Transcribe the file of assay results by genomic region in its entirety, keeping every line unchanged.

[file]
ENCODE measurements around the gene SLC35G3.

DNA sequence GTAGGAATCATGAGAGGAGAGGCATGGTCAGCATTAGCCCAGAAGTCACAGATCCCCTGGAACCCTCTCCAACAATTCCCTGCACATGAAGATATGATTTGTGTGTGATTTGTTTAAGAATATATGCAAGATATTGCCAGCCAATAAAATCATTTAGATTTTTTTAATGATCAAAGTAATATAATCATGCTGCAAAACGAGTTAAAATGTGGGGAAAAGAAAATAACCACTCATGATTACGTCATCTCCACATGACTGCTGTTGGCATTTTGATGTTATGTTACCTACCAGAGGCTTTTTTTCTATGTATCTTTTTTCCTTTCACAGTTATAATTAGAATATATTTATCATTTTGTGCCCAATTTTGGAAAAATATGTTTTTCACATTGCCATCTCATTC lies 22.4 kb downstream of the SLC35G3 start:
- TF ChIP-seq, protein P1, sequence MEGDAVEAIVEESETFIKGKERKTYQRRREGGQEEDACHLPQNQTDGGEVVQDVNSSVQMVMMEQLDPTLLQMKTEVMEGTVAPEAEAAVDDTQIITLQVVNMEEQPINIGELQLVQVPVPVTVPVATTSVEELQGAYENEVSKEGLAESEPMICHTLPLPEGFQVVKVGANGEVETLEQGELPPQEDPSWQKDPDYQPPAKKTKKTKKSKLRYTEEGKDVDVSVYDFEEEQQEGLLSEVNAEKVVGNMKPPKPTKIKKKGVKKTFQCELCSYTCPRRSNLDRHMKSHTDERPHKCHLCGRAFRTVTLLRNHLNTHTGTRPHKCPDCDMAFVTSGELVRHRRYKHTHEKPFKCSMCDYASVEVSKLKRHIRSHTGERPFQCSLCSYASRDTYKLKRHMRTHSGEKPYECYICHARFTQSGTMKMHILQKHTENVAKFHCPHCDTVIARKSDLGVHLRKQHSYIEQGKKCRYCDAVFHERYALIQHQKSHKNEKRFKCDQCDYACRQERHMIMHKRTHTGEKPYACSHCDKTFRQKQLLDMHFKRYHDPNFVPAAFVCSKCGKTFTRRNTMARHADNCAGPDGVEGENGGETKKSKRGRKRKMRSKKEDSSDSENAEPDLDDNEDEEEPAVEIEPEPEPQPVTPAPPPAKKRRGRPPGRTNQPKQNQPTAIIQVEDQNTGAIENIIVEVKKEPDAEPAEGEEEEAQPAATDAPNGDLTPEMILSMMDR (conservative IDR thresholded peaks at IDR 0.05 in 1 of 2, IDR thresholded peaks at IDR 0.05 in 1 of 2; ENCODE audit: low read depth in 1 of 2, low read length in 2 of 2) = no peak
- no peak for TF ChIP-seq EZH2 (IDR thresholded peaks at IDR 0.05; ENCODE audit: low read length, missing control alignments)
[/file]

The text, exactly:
ENCODE measurements around the gene SLC35G3.

DNA sequence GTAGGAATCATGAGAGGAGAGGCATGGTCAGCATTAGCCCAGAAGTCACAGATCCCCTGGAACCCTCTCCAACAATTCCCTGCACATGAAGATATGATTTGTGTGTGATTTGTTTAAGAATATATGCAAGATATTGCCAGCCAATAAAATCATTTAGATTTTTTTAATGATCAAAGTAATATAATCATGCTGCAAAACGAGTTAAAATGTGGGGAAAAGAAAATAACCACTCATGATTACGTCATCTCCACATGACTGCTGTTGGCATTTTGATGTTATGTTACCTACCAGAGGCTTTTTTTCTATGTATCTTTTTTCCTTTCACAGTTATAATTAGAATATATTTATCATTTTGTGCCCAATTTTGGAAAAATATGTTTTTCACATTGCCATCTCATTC lies 22.4 kb downstream of the SLC35G3 start:
- TF ChIP-seq, protein P1, sequence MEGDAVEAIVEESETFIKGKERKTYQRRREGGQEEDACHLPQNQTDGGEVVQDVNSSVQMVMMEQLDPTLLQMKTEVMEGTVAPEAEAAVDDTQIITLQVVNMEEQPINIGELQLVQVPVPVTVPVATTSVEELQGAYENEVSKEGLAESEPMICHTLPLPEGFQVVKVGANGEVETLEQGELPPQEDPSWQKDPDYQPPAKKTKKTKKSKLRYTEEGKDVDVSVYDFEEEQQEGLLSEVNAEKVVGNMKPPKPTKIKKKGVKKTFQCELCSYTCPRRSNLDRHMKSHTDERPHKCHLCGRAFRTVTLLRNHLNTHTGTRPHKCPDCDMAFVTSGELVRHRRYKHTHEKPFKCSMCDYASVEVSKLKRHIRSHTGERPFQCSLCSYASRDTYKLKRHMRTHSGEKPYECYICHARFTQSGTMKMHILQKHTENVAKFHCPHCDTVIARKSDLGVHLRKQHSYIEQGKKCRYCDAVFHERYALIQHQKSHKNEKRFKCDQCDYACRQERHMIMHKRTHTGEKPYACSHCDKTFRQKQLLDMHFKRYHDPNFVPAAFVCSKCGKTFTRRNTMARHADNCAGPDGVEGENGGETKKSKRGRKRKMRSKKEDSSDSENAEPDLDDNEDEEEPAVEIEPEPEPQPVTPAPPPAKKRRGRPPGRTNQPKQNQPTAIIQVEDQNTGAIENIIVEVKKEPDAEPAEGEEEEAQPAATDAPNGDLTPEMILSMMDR (conservative IDR thresholded peaks at IDR 0.05 in 1 of 2, IDR thresholded peaks at IDR 0.05 in 1 of 2; ENCODE audit: low read depth in 1 of 2, low read length in 2 of 2) = no peak
- no peak for TF ChIP-seq EZH2 (IDR thresholded peaks at IDR 0.05; ENCODE audit: low read length, missing control alignments)